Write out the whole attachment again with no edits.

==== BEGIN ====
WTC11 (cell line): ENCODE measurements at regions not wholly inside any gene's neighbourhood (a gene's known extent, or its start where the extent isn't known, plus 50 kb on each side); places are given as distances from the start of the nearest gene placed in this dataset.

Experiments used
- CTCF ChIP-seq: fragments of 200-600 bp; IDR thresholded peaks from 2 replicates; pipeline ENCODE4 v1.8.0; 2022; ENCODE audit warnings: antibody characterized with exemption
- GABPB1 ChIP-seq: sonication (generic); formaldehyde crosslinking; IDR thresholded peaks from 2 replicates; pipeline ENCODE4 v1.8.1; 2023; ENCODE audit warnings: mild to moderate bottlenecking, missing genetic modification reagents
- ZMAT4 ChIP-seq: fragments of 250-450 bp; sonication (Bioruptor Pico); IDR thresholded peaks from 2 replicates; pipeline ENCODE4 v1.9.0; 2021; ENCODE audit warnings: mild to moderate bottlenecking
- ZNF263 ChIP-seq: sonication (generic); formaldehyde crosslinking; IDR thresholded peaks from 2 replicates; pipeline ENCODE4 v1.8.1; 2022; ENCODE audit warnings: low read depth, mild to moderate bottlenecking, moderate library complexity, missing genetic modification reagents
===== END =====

WTC11 (cell line): ENCODE measurements at regions not wholly inside any gene's neighbourhood (a gene's known extent, or its start where the extent isn't known, plus 50 kb on each side); places are given as distances from the start of the nearest gene placed in this dataset.

Experiments used
- CTCF ChIP-seq: fragments of 200-600 bp; IDR thresholded peaks from 2 replicates; pipeline ENCODE4 v1.8.0; 2022; ENCODE audit warnings: antibody characterized with exemption
- GABPB1 ChIP-seq: sonication (generic); formaldehyde crosslinking; IDR thresholded peaks from 2 replicates; pipeline ENCODE4 v1.8.1; 2023; ENCODE audit warnings: mild to moderate bottlenecking, missing genetic modification reagents
- ZMAT4 ChIP-seq: fragments of 250-450 bp; sonication (Bioruptor Pico); IDR thresholded peaks from 2 replicates; pipeline ENCODE4 v1.9.0; 2021; ENCODE audit warnings: mild to moderate bottlenecking
- ZNF263 ChIP-seq: sonication (generic); formaldehyde crosslinking; IDR thresholded peaks from 2 replicates; pipeline ENCODE4 v1.8.1; 2022; ENCODE audit warnings: low read depth, mild to moderate bottlenecking, moderate library complexity, missing genetic modification reagents